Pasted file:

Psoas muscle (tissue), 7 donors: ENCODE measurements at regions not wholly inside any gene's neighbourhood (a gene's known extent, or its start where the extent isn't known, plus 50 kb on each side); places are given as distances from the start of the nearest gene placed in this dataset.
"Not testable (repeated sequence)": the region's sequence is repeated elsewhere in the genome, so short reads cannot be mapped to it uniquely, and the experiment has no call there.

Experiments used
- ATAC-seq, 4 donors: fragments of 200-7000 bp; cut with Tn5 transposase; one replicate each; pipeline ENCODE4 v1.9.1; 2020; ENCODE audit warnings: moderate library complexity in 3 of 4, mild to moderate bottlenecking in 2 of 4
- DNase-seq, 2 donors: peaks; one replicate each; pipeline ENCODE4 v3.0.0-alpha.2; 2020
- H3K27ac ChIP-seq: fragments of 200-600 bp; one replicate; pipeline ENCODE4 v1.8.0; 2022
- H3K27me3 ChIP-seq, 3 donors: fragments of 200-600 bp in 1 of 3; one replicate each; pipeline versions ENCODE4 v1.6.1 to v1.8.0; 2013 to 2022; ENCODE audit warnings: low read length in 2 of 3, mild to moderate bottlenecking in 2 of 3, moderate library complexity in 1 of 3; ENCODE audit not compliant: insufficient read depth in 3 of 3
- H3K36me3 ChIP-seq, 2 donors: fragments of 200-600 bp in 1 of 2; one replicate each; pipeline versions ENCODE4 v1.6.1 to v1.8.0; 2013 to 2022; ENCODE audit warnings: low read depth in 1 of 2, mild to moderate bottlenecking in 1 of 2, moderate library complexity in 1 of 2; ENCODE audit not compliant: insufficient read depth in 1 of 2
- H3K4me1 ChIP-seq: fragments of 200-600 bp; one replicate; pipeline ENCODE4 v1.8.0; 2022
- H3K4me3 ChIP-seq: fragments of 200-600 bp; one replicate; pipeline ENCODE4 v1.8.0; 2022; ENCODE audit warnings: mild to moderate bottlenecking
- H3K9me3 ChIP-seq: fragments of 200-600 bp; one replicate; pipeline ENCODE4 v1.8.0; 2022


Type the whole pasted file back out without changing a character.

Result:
Psoas muscle (tissue), 7 donors: ENCODE measurements at regions not wholly inside any gene's neighbourhood (a gene's known extent, or its start where the extent isn't known, plus 50 kb on each side); places are given as distances from the start of the nearest gene placed in this dataset.
"Not testable (repeated sequence)": the region's sequence is repeated elsewhere in the genome, so short reads cannot be mapped to it uniquely, and the experiment has no call there.

Experiments used
- ATAC-seq, 4 donors: fragments of 200-7000 bp; cut with Tn5 transposase; one replicate each; pipeline ENCODE4 v1.9.1; 2020; ENCODE audit warnings: moderate library complexity in 3 of 4, mild to moderate bottlenecking in 2 of 4
- DNase-seq, 2 donors: peaks; one replicate each; pipeline ENCODE4 v3.0.0-alpha.2; 2020
- H3K27ac ChIP-seq: fragments of 200-600 bp; one replicate; pipeline ENCODE4 v1.8.0; 2022
- H3K27me3 ChIP-seq, 3 donors: fragments of 200-600 bp in 1 of 3; one replicate each; pipeline versions ENCODE4 v1.6.1 to v1.8.0; 2013 to 2022; ENCODE audit warnings: low read length in 2 of 3, mild to moderate bottlenecking in 2 of 3, moderate library complexity in 1 of 3; ENCODE audit not compliant: insufficient read depth in 3 of 3
- H3K36me3 ChIP-seq, 2 donors: fragments of 200-600 bp in 1 of 2; one replicate each; pipeline versions ENCODE4 v1.6.1 to v1.8.0; 2013 to 2022; ENCODE audit warnings: low read depth in 1 of 2, mild to moderate bottlenecking in 1 of 2, moderate library complexity in 1 of 2; ENCODE audit not compliant: insufficient read depth in 1 of 2
- H3K4me1 ChIP-seq: fragments of 200-600 bp; one replicate; pipeline ENCODE4 v1.8.0; 2022
- H3K4me3 ChIP-seq: fragments of 200-600 bp; one replicate; pipeline ENCODE4 v1.8.0; 2022; ENCODE audit warnings: mild to moderate bottlenecking
- H3K9me3 ChIP-seq: fragments of 200-600 bp; one replicate; pipeline ENCODE4 v1.8.0; 2022